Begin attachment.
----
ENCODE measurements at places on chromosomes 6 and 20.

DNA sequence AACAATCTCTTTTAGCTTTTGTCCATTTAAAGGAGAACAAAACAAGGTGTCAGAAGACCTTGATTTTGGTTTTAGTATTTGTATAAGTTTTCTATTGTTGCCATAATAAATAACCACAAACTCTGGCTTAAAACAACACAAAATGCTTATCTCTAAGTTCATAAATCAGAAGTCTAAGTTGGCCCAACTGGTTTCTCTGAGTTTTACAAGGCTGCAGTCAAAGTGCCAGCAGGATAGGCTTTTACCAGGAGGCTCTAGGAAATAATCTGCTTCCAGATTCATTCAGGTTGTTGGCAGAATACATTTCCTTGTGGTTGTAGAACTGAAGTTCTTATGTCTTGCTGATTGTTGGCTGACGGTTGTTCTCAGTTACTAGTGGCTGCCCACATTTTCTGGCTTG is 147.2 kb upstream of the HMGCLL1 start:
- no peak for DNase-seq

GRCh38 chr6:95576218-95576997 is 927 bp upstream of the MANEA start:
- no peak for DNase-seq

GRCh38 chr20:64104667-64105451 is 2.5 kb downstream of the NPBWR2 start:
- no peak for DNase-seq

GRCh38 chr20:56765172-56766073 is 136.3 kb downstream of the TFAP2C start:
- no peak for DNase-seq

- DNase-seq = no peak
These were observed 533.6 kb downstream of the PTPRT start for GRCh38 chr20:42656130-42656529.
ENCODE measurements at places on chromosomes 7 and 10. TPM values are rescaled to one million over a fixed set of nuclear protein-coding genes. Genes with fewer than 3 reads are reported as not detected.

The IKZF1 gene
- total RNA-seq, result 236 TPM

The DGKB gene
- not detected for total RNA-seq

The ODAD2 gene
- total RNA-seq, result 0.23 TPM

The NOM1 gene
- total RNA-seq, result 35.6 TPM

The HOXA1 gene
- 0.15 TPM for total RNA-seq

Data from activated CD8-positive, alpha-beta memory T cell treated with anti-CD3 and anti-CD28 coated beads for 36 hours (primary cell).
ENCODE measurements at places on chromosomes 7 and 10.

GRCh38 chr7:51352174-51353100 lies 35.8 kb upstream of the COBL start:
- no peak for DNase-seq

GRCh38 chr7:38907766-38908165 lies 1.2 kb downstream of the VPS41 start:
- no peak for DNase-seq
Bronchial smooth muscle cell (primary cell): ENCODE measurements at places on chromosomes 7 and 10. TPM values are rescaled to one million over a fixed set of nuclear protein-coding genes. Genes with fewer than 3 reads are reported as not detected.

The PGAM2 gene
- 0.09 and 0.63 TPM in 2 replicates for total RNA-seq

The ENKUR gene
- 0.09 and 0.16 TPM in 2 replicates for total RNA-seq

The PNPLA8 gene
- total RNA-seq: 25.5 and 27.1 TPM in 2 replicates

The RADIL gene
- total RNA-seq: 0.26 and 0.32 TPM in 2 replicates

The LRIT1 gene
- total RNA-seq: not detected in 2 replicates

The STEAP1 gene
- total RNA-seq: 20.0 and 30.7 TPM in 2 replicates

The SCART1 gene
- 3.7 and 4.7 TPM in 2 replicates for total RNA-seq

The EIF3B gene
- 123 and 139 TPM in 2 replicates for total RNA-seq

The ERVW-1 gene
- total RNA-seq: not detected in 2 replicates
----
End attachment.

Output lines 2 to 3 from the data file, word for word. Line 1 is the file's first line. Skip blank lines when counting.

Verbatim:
DNA sequence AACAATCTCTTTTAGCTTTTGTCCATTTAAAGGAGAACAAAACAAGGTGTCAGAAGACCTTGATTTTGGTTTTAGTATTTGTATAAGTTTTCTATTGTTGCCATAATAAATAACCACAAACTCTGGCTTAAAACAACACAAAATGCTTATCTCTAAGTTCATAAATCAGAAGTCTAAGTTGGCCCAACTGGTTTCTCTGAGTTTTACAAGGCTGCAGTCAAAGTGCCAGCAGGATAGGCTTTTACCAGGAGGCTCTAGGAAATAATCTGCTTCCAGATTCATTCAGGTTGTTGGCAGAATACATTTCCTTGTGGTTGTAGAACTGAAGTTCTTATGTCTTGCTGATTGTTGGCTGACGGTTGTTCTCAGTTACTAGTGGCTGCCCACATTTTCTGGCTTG is 147.2 kb upstream of the HMGCLL1 start:
- no peak for DNase-seq